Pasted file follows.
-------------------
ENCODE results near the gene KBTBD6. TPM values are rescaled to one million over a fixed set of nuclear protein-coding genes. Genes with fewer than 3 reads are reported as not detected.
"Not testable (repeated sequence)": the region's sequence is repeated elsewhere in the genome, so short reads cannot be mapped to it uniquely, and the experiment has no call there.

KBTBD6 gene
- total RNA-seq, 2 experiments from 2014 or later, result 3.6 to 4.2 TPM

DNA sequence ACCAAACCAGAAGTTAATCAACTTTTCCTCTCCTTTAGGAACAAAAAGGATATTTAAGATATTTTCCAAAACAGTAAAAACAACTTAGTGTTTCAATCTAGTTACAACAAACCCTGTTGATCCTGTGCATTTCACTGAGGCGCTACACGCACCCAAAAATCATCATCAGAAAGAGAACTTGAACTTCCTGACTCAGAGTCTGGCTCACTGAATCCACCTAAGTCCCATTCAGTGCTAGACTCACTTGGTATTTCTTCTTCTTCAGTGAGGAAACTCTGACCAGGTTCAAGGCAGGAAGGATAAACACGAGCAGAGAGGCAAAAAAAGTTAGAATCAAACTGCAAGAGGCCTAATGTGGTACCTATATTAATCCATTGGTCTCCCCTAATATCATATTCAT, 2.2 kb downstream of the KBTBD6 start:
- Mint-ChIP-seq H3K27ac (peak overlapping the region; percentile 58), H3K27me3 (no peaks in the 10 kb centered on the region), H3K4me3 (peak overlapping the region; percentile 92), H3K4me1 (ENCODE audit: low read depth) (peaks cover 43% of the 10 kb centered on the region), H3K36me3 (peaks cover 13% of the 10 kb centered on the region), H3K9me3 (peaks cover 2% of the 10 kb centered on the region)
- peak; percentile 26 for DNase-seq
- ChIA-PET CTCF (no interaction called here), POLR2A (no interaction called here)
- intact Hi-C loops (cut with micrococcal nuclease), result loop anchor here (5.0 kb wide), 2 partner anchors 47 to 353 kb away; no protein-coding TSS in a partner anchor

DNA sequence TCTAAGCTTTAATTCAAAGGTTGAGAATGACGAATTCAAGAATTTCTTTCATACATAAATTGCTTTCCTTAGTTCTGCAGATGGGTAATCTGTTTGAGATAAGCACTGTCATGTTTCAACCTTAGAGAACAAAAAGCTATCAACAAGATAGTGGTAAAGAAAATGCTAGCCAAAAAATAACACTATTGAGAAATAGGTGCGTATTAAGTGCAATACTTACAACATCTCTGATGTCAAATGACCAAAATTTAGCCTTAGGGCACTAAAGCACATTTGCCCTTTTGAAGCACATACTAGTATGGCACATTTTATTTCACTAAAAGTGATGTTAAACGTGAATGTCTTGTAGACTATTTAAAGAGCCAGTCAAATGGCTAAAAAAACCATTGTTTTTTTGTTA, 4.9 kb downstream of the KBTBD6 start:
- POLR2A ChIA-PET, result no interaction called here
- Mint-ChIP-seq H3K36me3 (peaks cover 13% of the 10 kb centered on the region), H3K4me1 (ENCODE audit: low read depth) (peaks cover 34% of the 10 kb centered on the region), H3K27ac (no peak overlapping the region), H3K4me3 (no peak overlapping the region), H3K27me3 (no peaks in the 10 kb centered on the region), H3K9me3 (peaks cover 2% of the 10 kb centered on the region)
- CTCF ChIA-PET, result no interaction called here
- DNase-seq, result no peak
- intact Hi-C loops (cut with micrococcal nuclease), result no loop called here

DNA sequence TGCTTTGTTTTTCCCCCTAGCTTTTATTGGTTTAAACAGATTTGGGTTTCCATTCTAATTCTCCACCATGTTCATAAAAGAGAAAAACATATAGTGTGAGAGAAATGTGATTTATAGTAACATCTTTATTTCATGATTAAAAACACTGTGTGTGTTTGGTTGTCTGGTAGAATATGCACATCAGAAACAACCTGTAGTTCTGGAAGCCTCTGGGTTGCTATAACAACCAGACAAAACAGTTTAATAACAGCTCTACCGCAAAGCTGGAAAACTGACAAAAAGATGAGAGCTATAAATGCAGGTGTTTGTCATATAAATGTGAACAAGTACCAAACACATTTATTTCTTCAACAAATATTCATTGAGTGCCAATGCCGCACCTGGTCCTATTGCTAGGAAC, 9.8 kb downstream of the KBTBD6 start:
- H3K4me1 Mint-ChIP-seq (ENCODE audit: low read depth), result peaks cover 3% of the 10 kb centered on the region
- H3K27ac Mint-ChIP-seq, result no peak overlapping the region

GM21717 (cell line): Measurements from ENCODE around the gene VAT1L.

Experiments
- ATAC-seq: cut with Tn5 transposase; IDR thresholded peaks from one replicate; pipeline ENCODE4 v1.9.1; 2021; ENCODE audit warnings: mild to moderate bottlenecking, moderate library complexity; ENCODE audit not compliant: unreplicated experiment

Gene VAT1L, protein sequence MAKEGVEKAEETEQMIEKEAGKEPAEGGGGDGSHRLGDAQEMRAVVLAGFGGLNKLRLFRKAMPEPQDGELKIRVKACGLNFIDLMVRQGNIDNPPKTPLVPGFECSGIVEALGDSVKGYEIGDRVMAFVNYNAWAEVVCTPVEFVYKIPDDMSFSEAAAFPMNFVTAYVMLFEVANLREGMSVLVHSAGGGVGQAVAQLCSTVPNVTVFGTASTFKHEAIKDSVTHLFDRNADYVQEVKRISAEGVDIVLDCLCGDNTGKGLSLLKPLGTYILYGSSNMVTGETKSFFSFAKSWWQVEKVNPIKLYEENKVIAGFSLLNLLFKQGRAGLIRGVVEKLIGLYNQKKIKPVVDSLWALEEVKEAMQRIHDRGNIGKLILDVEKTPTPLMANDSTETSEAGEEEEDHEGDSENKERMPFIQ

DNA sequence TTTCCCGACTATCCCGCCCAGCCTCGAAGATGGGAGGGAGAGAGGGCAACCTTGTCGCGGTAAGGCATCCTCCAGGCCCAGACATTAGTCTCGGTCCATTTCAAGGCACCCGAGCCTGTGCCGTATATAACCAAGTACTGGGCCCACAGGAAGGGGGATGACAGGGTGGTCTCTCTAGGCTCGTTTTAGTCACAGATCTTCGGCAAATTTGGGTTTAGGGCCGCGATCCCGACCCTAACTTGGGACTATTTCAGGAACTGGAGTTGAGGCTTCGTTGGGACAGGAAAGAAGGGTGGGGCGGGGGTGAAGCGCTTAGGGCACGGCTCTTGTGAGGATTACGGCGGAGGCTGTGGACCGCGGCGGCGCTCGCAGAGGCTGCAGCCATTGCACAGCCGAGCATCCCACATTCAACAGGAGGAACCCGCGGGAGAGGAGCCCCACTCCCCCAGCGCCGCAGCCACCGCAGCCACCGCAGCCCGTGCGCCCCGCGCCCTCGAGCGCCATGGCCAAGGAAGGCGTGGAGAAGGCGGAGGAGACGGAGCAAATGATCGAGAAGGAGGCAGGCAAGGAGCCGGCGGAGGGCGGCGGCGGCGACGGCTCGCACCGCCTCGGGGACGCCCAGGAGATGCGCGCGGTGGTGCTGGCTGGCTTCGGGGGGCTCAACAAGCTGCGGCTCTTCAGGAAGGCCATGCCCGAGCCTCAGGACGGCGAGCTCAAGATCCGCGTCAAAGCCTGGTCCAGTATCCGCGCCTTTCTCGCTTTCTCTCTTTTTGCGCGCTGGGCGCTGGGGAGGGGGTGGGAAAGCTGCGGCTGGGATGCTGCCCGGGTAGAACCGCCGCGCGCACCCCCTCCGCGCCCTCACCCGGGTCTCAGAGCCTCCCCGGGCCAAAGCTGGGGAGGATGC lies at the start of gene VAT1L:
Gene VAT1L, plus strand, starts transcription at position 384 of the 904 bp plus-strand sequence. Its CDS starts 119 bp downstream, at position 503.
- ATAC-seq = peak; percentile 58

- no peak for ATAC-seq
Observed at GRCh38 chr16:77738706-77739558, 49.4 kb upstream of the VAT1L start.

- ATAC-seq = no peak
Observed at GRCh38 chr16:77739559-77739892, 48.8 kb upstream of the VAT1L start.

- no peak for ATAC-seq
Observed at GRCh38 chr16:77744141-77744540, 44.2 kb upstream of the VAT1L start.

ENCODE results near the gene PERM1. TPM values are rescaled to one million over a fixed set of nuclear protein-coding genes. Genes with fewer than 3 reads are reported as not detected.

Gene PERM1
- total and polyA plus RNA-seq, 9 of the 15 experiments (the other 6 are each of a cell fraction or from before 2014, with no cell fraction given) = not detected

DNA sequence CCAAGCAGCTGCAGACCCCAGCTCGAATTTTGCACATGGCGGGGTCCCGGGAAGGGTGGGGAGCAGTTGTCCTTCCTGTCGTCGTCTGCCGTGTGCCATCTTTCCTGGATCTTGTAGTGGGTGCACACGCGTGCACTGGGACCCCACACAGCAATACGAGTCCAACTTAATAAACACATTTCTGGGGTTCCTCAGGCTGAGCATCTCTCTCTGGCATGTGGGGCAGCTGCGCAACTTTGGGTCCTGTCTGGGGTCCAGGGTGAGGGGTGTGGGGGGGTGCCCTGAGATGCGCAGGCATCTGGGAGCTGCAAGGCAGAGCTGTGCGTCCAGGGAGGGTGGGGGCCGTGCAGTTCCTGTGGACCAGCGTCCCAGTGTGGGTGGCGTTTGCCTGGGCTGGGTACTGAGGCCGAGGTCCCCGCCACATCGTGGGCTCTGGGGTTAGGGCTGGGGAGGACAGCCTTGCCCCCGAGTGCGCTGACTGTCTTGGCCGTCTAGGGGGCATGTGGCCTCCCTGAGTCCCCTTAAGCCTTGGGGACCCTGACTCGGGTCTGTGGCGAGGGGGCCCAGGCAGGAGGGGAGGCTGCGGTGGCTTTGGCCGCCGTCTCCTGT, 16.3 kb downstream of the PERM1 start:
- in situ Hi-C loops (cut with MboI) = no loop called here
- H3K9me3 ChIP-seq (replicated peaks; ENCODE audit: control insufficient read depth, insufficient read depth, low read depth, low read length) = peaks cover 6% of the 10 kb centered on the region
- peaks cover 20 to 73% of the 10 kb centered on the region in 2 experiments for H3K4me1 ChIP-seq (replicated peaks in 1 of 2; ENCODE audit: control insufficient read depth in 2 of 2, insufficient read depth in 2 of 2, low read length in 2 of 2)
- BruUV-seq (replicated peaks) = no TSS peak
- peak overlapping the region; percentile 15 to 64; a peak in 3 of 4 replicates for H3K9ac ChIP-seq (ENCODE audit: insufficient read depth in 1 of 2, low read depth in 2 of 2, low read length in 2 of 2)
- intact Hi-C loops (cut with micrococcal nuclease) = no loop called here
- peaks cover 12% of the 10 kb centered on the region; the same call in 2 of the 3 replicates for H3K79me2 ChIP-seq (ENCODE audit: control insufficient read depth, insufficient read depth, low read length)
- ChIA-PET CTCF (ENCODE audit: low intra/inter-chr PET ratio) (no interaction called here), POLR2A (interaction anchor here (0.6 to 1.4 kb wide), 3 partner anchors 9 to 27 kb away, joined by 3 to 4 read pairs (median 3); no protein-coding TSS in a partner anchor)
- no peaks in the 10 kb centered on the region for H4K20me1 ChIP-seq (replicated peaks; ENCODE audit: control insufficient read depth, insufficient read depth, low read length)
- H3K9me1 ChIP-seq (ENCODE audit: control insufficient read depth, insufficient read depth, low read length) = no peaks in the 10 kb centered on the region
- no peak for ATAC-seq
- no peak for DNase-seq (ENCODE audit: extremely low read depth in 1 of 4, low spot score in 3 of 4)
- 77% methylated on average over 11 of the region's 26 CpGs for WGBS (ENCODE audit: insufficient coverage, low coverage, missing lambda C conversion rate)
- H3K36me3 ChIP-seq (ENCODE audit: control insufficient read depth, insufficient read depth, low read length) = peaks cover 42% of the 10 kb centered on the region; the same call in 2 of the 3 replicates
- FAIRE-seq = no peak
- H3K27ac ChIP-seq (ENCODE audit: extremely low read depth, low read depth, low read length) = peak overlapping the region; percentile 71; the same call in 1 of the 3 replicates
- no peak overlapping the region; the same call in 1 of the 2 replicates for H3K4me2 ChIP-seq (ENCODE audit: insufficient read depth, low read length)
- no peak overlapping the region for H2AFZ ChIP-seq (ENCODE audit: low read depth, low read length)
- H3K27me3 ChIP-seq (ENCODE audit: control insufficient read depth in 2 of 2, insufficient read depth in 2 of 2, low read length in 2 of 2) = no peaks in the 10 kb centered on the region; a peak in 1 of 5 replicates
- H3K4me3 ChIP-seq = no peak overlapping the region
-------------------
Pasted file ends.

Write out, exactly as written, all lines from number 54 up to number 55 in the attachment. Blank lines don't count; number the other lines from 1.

- H3K27me3 ChIP-seq (ENCODE audit: control insufficient read depth in 2 of 2, insufficient read depth in 2 of 2, low read length in 2 of 2) = no peaks in the 10 kb centered on the region; a peak in 1 of 5 replicates
- H3K4me3 ChIP-seq = no peak overlapping the region